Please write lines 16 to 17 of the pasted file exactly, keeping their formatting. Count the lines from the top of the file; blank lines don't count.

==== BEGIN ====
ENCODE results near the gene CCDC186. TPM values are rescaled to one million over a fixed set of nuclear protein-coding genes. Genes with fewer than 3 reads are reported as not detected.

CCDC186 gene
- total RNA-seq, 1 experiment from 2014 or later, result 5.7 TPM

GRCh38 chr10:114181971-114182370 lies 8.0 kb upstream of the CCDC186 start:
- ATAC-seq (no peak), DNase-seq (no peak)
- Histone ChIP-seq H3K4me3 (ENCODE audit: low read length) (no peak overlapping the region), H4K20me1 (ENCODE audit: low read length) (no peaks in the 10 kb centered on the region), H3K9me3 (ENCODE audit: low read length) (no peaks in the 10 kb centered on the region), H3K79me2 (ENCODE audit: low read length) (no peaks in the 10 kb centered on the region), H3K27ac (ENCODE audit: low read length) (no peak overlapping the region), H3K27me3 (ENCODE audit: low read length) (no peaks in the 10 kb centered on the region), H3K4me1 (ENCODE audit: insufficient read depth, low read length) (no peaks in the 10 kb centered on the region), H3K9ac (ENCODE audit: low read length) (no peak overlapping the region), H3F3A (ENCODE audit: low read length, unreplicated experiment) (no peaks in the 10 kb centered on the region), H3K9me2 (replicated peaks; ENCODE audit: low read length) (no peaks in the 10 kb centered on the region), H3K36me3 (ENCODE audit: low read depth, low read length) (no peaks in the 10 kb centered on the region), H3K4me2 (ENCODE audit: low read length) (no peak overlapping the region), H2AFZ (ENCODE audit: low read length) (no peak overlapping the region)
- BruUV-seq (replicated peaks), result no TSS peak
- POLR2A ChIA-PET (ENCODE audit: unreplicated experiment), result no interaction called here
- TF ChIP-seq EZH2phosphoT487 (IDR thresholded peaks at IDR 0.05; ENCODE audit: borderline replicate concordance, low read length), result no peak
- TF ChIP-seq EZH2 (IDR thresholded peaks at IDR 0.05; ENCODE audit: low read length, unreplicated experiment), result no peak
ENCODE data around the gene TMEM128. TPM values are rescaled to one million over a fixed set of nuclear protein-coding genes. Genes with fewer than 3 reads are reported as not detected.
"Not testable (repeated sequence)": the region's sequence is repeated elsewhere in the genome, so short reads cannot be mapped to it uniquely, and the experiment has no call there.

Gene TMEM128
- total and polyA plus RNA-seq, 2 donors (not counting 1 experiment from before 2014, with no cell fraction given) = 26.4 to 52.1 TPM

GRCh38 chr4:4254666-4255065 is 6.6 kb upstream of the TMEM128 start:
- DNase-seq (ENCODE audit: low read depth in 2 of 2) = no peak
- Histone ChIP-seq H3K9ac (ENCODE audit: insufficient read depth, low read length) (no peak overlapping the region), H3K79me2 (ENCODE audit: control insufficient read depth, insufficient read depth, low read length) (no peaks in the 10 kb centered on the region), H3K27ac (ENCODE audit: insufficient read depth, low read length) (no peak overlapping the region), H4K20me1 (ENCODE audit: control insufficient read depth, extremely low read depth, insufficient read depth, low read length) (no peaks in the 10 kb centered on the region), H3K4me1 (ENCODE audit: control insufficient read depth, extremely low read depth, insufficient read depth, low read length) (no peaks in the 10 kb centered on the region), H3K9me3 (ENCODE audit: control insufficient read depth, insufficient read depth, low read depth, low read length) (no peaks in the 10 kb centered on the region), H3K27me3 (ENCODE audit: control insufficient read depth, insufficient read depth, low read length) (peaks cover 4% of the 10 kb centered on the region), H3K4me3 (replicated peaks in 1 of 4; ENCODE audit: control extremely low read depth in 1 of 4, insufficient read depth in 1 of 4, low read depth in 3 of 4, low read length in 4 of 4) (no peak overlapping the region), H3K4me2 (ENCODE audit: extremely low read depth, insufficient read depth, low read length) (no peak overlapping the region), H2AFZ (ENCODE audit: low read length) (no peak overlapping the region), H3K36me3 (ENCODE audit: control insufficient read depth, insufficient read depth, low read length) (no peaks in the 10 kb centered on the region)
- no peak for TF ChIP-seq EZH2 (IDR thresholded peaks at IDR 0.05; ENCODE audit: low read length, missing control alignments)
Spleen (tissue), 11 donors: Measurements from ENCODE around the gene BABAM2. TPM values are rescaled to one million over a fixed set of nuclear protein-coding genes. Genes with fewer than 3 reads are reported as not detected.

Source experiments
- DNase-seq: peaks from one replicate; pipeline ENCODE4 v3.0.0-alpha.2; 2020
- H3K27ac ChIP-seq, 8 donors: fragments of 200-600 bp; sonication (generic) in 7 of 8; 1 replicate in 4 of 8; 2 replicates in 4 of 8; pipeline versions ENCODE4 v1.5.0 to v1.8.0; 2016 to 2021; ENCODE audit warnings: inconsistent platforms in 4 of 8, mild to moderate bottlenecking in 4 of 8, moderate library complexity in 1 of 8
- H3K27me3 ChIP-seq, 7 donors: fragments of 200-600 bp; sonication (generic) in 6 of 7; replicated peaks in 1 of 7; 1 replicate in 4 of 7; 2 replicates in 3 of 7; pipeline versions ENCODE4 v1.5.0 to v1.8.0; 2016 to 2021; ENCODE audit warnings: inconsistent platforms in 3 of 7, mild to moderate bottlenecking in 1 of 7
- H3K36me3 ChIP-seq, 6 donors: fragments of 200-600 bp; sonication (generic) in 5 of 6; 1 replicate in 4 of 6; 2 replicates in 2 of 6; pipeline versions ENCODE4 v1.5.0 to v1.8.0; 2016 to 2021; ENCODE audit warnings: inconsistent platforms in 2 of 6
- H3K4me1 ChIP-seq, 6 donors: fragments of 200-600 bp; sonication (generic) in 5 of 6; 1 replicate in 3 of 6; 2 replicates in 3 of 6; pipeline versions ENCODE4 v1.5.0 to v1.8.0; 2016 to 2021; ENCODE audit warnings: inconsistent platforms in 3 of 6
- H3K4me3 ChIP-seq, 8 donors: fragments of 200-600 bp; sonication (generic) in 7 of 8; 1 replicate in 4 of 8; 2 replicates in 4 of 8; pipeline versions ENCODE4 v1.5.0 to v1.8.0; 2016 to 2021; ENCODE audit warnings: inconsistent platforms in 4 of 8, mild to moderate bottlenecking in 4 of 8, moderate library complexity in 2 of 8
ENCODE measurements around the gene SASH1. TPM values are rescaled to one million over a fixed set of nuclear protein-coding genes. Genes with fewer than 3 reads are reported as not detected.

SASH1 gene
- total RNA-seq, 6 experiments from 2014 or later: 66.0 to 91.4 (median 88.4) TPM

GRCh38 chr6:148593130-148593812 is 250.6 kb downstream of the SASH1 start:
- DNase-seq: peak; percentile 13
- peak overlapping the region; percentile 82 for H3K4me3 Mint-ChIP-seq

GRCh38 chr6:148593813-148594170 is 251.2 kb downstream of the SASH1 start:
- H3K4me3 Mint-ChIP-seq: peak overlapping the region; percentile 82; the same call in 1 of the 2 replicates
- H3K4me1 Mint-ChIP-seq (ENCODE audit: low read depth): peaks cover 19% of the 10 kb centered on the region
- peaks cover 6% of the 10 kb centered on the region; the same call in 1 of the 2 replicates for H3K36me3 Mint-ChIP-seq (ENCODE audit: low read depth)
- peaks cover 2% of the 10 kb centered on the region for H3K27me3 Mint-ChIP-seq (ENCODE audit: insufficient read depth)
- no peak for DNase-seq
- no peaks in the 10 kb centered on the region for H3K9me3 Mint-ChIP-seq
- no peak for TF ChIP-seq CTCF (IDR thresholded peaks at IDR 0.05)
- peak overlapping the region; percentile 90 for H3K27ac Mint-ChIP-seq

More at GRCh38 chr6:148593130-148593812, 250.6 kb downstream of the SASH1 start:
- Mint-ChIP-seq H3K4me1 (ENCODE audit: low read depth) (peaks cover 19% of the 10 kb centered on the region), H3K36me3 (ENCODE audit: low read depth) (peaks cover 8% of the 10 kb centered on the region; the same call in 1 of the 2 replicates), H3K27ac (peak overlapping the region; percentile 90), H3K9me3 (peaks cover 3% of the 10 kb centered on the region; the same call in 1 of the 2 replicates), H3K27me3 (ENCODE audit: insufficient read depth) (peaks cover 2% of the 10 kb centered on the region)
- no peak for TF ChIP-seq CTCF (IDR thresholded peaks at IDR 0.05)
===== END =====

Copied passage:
- DNase-seq (ENCODE audit: low read depth in 2 of 2) = no peak
- Histone ChIP-seq H3K9ac (ENCODE audit: insufficient read depth, low read length) (no peak overlapping the region), H3K79me2 (ENCODE audit: control insufficient read depth, insufficient read depth, low read length) (no peaks in the 10 kb centered on the region), H3K27ac (ENCODE audit: insufficient read depth, low read length) (no peak overlapping the region), H4K20me1 (ENCODE audit: control insufficient read depth, extremely low read depth, insufficient read depth, low read length) (no peaks in the 10 kb centered on the region), H3K4me1 (ENCODE audit: control insufficient read depth, extremely low read depth, insufficient read depth, low read length) (no peaks in the 10 kb centered on the region), H3K9me3 (ENCODE audit: control insufficient read depth, insufficient read depth, low read depth, low read length) (no peaks in the 10 kb centered on the region), H3K27me3 (ENCODE audit: control insufficient read depth, insufficient read depth, low read length) (peaks cover 4% of the 10 kb centered on the region), H3K4me3 (replicated peaks in 1 of 4; ENCODE audit: control extremely low read depth in 1 of 4, insufficient read depth in 1 of 4, low read depth in 3 of 4, low read length in 4 of 4) (no peak overlapping the region), H3K4me2 (ENCODE audit: extremely low read depth, insufficient read depth, low read length) (no peak overlapping the region), H2AFZ (ENCODE audit: low read length) (no peak overlapping the region), H3K36me3 (ENCODE audit: control insufficient read depth, insufficient read depth, low read length) (no peaks in the 10 kb centered on the region)